A few years ago, I used Ubuntu almost full time for my main desktop (well, laptop) OS. If someone asked me which Linux they should try as a newbie, I unhesitatingly said “Ubuntu”. Then I switched to Mac OS X, & a few years later Ubuntu started getting weird in some pretty user-unfriendly ways. Now Mark Shuttleworth has published a new post on his blog about the future direction of Ubuntu, & boy it’s a doozy:

Say hello to the Head-Up Display, or HUD, which will ultimately replace menus in Unity applications. Here’s what we hope you’ll see in 12.04 when you invoke the HUD from any standard Ubuntu app that supports the global menu:

This is the HUD. It’s a way for you to express your intent and have the application respond appropriately. We think of it as “beyond interface”, it’s the “intenterface”.

Intenterface is a horrible word.

Shuttleworth goes on (emphasis his):

Menus serve two purposes. They act as a standard way to invoke commands which are too infrequently used to warrant a dedicated piece of UI real-estate, like a toolbar button, and they serve as a map of the app’s functionality, almost like a table of contents that one can scan to get a feel for ‘what the app does’. It’s command invocation that we think can be improved upon, and that’s where we are focusing our design exploration.

For many, many users, it’s going to be tough to improve on the ease of invoking commands that menus provide. And discounting the second purpose—mapping the app’s functionality—is weird, considering that (a) it’s kinda important, & (b) Shuttleworth asserts that this is a key function but then never explains how moving to the HUD will help with it!

As a means of invoking commands, menus have some advantages. They are always in the same place (top of the window or screen). They are organised in a way that’s quite easy to describe over the phone, or in a text book (“click the Edit->Preferences menu”), they are pretty fast to read since they are generally arranged in tight vertical columns. They also have some disadvantages: when they get nested, navigating the tree can become fragile. They require you to read a lot when you probably already know what you want. They are more difficult to use from the keyboard than they should be, since they generally require you to remember something special (hotkeys) or use a very limited subset of the keyboard (arrow navigation). They force developers to make often arbitrary choices about the menu tree (“should Preferences be in Edit or in Tools or in Options?”), and then they force users to make equally arbitrary effort to memorise and navigate that tree.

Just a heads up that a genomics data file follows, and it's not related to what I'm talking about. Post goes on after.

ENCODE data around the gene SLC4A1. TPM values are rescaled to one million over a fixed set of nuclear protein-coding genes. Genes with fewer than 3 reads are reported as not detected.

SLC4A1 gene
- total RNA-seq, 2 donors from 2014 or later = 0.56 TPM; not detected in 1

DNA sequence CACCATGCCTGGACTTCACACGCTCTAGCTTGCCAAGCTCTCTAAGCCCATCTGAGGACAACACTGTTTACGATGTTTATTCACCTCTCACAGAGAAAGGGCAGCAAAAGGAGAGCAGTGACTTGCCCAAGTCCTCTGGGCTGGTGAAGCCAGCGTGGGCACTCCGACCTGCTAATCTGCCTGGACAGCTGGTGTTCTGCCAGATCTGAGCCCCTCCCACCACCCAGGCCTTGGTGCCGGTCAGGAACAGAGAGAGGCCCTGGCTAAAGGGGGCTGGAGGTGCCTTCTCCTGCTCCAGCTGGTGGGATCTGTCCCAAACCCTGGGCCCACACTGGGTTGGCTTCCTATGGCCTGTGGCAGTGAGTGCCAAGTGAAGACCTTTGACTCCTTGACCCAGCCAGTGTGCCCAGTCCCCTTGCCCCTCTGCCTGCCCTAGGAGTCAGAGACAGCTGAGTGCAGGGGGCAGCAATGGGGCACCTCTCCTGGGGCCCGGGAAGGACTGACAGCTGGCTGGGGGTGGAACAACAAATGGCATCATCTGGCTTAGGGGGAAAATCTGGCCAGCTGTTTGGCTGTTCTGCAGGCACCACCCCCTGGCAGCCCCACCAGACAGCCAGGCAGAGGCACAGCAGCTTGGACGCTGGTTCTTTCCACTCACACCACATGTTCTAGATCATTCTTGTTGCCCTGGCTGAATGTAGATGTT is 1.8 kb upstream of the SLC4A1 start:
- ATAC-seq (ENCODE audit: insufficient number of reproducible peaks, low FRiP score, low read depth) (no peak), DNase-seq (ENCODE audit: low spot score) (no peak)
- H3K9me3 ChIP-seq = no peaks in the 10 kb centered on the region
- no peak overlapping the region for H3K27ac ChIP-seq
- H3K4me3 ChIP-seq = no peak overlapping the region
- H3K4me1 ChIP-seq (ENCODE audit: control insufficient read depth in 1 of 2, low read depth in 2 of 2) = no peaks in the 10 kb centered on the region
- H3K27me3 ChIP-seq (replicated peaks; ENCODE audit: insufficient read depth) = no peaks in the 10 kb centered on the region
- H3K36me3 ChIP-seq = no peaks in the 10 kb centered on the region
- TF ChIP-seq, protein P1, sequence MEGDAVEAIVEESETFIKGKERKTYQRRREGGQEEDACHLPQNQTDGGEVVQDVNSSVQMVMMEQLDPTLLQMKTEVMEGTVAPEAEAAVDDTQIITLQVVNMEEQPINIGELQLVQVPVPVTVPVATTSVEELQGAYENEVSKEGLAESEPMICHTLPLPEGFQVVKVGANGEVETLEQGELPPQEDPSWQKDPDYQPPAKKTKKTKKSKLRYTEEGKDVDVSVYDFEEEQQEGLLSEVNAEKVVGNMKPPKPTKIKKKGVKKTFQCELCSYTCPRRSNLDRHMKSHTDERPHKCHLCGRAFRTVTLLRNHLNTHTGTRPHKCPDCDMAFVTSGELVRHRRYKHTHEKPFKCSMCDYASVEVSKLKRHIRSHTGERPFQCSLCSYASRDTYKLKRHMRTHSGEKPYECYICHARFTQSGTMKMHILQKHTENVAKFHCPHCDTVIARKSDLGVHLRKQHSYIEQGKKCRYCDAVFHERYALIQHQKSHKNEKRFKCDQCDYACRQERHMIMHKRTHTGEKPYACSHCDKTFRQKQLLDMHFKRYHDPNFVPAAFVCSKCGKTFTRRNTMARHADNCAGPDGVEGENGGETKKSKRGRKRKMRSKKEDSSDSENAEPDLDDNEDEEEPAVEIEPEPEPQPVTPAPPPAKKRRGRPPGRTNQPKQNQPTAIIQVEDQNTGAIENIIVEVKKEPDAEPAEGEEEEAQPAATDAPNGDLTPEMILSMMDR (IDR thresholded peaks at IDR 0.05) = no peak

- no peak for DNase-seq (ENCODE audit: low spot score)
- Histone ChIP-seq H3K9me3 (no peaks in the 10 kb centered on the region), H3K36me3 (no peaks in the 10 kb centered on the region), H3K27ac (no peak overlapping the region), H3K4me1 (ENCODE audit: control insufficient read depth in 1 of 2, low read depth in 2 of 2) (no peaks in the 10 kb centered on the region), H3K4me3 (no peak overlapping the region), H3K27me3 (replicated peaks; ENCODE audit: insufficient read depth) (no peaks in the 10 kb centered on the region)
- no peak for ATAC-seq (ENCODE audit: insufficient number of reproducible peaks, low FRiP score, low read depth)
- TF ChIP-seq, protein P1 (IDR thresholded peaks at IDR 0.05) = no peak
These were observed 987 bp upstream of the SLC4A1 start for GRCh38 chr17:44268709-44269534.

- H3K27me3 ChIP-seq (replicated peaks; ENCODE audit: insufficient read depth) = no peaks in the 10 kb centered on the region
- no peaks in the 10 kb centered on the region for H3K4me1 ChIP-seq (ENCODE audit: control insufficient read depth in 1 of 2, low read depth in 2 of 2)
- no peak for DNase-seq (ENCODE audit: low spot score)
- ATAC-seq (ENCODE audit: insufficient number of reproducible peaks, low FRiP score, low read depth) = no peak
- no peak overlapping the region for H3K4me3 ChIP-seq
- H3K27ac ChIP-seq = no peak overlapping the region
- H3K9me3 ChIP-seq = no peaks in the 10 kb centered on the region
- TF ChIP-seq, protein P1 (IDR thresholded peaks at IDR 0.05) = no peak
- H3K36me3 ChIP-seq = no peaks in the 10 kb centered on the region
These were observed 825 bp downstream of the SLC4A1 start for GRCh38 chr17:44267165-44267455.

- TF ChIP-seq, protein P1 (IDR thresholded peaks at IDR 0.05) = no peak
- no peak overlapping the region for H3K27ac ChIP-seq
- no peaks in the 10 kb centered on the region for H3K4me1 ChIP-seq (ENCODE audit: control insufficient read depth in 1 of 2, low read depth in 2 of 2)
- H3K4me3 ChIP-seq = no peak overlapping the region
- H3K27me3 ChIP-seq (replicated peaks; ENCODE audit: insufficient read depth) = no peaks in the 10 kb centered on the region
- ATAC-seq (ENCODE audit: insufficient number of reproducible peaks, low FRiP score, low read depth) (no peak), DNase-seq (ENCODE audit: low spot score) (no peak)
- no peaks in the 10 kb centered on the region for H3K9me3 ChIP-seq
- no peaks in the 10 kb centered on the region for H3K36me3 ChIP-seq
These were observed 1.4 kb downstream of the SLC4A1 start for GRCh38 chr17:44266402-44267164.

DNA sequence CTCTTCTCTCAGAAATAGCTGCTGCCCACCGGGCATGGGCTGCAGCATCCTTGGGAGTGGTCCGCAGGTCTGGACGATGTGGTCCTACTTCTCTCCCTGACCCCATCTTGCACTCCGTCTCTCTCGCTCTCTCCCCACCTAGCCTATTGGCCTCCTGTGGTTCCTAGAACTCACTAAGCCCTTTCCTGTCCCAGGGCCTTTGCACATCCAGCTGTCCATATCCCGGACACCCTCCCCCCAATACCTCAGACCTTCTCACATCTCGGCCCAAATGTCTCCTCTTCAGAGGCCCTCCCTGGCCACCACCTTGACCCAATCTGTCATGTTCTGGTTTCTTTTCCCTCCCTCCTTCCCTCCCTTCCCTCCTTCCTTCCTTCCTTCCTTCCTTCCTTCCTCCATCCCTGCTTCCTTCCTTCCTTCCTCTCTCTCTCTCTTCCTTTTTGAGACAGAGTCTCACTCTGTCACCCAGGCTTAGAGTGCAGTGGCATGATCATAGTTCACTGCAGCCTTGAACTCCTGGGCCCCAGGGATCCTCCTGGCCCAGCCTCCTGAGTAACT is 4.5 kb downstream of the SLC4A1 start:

Those are some pretty big advantages! And I’m not sure that moving to a HUD would overpower those. And Shuttleworth also left out a big one: they’re familiar, especially to your average user.1

In the next release, due in April, the menus will still be there, but not necessarily in the next release:

We’ll resurrect the (boring) old ways of displaying the menu in 12.04, in the app and in the panel. In the past few releases of Ubuntu, we’ve actively diminished the visual presence of menus in anticipation of this landing. That proved controversial. … If the HUD lands in 12.04 LTS, we hope you’ll find yourself using the menu less and less, and be glad to have it hidden when you are not using it.

Replacing the menus with a HUD is a bad idea, if Ubuntu wants to at all appeal to mainstream users. Nerds will take to a HUD like flies on stink, but most “normal” users will be completely, totally lost without menus.

Note that I said “replacing”. Adding a HUD would be fine, as long as the menus remain. I myself don’t click on menus much, but that’s because I use Alfred as a launcher & task tool, & I have many key commands memorized. In other words, I’m your classic power user. But for the vast majority of users, even adding a HUD would mean nothing to them, because they’ll want to use the menus (or toolbars, in many cases).

The last half of Shuttleworth’s post is about voice:

Searching is fast and familiar, especially once we integrate voice recognition, gesture and touch. We want to make it easy to talk to any application, and for any application to respond to your voice. The full integration of voice into applications will take some time. We can start by mapping voice onto the existing menu structures of your apps. And it will only get better from there.

Hoo boy. Windows & Mac OS X have both had voice for quite some time, & hardly anyone I know uses it. In fact, let me rephrase that—no one I know uses it. I don’t even use it. The biggest reason: it’s still clumsy & unnecessary (when it comes to mobile devices, this is a different story). The other big reason: the annoyance factor. My little office has three people in it, each about four feet from each other. Can you imagine voice control in such a setting? Or in a library where students are studying? Or in a cube farm?

I like Linux a lot. I use it every day, on the server. I respect Ubuntu. But I’m also very glad I don’t rely on it as my desktop OS any longer, especially with ideas like these coming down the pike.

  1. Yes, as move to mobile operating systems like iOS, we’re seeing the classic menus-at-the-top disappear, but mobile OSs are way different than their desktop equivalents. And we still have menus; they just look & act a bit different (in iOS apps, for instance, they tend to appear at the bottom of the screen instead of the top), which is appropriate, since the UI is based on MPG instead of WIMP